Geekly Report: In the Revamped ‘Ms. Marvel,’ G. Willow Wilson Crafts a Complex and Nerdy Hero

A weird schedule kept me from Arcane Comics for a full week after the release date of Ms. Marvel. Once I finally grabbed it (OK, fine, I bought two copies), life got in the way. I wanted to wait until I had the time to absorb one of the most radical works by a mainstream comic vendor in my lifetime, so there it sat, begging to be read. Finally things slowed a bit. and I had a chance to dive in. In Adrian Alphona’s vibrant artwork and the story by Seattle’s own G. Willow Wilson, I found what I’ve been waiting for in comics: something new.

The hero is a 16-year-old Pakistani-American Muslim girl named Kamala Khan. That much I knew already. What I didn’t know is how Wilson, herself a Muslim woman, would handle these biographical details. As I read the first pages, I was heartened to find they were not just casually mentioned. Rather, the characteristics that make Khan unique in the world of superheroes are an important part of the story and character development. From page one, the reader understands that Kahn lives a religious life, and that such a life comes with certain tribulations. The struggles of a teenage Muslim living in the United States are conveyed deftly and with humor: In one panel Kahn smells bacon while her friends tease her for torturing herself; in another, her friend, wearing a headscarf, politely explains to a popular blonde girl that no, no one is forcing her to wear it. Wilson’s directness in dealing with these issues is refreshing and, to this reader, not in the least alienating.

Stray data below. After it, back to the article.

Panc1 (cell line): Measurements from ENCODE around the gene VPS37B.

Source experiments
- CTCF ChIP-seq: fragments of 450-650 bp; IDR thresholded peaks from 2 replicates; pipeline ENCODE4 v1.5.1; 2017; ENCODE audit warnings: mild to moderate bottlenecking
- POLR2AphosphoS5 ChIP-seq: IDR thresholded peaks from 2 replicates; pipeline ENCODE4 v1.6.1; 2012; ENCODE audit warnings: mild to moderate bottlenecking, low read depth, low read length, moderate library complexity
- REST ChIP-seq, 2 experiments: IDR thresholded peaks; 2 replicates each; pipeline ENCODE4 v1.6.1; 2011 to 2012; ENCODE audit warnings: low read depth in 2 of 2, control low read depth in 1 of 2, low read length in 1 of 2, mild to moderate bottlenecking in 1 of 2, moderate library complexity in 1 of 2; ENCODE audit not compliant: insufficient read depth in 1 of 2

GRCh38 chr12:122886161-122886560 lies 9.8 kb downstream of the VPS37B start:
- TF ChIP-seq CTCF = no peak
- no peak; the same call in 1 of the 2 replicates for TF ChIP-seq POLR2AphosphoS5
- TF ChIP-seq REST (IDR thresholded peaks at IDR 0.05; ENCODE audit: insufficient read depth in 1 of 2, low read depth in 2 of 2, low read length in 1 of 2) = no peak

Teenage years are awkward and sometimes downright miserable; everyone is contradictorily concerned with fitting in and with finding their voice. Kahn is no different, and thus is immensely relatable. She is confident and true to her principles, but wants to fit in. In disagreements with her parents and trying to talk with the “cool kids,” you feel for her. She is struggling to find her place. We’ve all been there. Complicating matters is the fact that, like a real human being, Khan is more than her ethno-religious profile. She is a nerd. A huge nerd, and I love it. She writes Avengers fan fiction and obsesses over superheroes.

The flash of publicity that preceded the publication of Ms. Marvel is likely what sent it to #1 in digital sales, but if it’s going to stay on top, it’s Khan’s nerdy characteristics and relatability that will keep it there. Comic-book creators respond to numbers, so I hope they will figure out that, yes, characters who are female, people of color, and decidedly non-Christian can bring in readers. Just follow Wilson’s lead and do it well.

geeklyreport@seattleweekly.com

 
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